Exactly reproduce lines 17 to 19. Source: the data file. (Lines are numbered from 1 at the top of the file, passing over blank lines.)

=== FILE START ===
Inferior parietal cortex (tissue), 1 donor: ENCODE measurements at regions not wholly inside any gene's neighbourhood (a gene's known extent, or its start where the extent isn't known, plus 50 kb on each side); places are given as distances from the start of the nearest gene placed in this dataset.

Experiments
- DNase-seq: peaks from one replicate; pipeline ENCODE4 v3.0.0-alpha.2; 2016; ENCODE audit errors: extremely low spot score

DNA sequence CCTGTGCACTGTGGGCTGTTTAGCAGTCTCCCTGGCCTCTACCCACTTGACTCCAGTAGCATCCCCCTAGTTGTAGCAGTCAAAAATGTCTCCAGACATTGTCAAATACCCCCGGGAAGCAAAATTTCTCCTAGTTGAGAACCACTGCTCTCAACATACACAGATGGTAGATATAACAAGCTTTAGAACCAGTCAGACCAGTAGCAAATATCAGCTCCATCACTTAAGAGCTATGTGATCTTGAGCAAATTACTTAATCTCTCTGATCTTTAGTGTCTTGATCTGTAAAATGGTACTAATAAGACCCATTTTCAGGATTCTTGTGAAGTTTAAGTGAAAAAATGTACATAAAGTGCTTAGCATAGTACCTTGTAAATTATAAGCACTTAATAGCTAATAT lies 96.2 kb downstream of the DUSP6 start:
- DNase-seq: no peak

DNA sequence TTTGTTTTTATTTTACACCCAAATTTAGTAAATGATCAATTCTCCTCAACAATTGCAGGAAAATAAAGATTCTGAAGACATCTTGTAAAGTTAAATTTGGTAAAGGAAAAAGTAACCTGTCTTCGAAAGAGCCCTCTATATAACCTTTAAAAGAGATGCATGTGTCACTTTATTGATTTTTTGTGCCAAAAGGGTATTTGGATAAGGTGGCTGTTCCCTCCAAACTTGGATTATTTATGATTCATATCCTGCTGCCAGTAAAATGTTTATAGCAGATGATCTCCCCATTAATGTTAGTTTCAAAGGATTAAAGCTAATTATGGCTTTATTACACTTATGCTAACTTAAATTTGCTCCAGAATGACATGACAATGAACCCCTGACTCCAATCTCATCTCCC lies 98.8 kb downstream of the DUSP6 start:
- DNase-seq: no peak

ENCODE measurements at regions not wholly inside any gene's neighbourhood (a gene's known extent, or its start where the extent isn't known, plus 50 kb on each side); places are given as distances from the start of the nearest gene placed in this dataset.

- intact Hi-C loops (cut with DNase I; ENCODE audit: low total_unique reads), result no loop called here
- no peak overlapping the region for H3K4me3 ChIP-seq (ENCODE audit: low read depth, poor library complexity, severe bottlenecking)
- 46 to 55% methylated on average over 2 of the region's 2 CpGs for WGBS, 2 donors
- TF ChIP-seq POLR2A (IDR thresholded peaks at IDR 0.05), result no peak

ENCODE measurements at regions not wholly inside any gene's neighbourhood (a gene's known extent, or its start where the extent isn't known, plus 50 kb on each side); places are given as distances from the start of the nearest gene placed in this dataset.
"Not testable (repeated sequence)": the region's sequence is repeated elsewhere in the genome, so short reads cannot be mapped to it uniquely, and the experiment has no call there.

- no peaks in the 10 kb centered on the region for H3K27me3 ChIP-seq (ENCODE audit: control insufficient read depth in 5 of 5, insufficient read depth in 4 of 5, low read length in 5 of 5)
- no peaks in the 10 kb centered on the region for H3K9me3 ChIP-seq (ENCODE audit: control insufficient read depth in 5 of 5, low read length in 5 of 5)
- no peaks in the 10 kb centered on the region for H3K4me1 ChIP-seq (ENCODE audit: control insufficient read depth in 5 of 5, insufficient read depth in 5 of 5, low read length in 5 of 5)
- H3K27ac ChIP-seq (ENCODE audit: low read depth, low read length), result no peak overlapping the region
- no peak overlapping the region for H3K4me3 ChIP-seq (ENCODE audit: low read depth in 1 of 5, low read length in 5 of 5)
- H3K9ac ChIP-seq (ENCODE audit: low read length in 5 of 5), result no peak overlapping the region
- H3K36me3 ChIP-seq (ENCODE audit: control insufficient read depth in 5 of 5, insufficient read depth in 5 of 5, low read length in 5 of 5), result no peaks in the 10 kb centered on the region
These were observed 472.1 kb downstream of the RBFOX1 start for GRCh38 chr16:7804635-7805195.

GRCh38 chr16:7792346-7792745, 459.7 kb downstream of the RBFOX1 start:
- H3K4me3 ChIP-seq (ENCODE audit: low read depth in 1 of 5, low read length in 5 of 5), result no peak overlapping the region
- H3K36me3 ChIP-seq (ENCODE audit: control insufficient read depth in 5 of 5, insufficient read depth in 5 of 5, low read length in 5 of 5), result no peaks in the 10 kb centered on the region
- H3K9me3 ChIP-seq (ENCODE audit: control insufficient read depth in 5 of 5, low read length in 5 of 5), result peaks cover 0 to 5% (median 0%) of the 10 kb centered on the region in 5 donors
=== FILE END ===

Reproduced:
- no peaks in the 10 kb centered on the region for H3K4me1 ChIP-seq (ENCODE audit: control insufficient read depth in 5 of 5, insufficient read depth in 5 of 5, low read length in 5 of 5)
- H3K27ac ChIP-seq (ENCODE audit: low read depth, low read length), result no peak overlapping the region
- no peak overlapping the region for H3K4me3 ChIP-seq (ENCODE audit: low read depth in 1 of 5, low read length in 5 of 5)